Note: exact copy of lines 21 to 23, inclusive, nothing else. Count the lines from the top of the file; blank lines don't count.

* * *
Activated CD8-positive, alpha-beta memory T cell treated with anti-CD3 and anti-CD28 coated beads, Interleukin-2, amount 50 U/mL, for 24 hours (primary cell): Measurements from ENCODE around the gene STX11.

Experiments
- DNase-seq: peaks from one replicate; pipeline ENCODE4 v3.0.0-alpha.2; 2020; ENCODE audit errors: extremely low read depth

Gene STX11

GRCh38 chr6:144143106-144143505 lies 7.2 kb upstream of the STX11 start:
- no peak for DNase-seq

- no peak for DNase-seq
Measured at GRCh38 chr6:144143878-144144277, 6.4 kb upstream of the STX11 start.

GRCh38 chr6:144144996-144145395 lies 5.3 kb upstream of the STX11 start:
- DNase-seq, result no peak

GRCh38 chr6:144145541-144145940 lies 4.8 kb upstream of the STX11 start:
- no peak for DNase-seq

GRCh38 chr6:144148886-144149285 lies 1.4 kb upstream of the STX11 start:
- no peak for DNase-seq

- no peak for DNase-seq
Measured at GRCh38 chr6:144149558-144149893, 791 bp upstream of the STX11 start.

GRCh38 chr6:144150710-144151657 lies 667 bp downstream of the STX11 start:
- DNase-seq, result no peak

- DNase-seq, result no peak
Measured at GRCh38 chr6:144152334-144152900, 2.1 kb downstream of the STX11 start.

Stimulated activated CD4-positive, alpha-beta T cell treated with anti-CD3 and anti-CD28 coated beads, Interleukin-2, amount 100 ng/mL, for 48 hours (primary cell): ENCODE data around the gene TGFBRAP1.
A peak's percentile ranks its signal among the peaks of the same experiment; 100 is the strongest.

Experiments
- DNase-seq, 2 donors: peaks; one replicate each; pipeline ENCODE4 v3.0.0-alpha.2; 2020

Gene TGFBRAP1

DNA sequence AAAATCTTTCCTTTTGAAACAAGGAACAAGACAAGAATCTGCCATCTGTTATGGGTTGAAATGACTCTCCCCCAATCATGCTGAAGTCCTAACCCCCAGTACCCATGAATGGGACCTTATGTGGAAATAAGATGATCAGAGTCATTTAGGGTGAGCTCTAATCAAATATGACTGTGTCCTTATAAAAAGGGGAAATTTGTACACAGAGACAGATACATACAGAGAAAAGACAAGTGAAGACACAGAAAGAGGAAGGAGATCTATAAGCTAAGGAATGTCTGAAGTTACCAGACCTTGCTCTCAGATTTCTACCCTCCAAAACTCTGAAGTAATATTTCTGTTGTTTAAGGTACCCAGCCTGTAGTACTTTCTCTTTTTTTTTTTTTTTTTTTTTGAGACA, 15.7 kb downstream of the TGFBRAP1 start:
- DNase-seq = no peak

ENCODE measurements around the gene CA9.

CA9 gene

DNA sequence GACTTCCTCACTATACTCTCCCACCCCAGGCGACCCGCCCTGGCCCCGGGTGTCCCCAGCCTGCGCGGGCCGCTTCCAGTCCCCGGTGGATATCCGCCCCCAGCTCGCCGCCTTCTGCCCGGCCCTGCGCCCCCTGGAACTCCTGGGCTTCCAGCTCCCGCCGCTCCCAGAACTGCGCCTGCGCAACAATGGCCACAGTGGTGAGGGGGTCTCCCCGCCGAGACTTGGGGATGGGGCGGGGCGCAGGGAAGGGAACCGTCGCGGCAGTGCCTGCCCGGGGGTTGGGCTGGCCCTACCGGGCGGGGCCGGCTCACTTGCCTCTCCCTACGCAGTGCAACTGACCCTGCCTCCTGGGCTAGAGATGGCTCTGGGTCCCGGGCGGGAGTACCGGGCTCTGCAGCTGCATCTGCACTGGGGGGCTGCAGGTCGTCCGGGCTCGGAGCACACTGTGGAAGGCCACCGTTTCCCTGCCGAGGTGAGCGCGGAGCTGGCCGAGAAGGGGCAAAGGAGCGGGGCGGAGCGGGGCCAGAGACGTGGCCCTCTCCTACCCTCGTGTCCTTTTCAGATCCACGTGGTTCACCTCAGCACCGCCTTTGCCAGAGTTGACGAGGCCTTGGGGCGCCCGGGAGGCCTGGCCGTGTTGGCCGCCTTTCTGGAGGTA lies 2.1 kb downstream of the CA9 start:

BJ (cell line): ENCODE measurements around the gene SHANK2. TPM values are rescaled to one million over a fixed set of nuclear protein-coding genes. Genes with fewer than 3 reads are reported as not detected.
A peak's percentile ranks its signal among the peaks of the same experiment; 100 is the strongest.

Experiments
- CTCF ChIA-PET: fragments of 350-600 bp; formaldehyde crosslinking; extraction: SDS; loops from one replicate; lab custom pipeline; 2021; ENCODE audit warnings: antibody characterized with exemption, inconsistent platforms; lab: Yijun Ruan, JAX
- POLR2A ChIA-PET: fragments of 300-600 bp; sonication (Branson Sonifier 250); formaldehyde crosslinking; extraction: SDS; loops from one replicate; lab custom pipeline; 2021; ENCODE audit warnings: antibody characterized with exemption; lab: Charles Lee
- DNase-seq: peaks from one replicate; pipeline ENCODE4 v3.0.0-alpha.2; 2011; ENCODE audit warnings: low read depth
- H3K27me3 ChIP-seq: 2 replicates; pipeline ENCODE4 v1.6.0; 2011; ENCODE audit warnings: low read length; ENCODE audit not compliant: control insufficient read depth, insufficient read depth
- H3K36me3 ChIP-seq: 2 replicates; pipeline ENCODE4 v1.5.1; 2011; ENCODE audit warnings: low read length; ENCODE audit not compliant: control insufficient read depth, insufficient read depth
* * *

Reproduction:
Stimulated activated CD4-positive, alpha-beta T cell treated with anti-CD3 and anti-CD28 coated beads, Interleukin-2, amount 100 ng/mL, for 48 hours (primary cell): ENCODE data around the gene TGFBRAP1.
A peak's percentile ranks its signal among the peaks of the same experiment; 100 is the strongest.

Experiments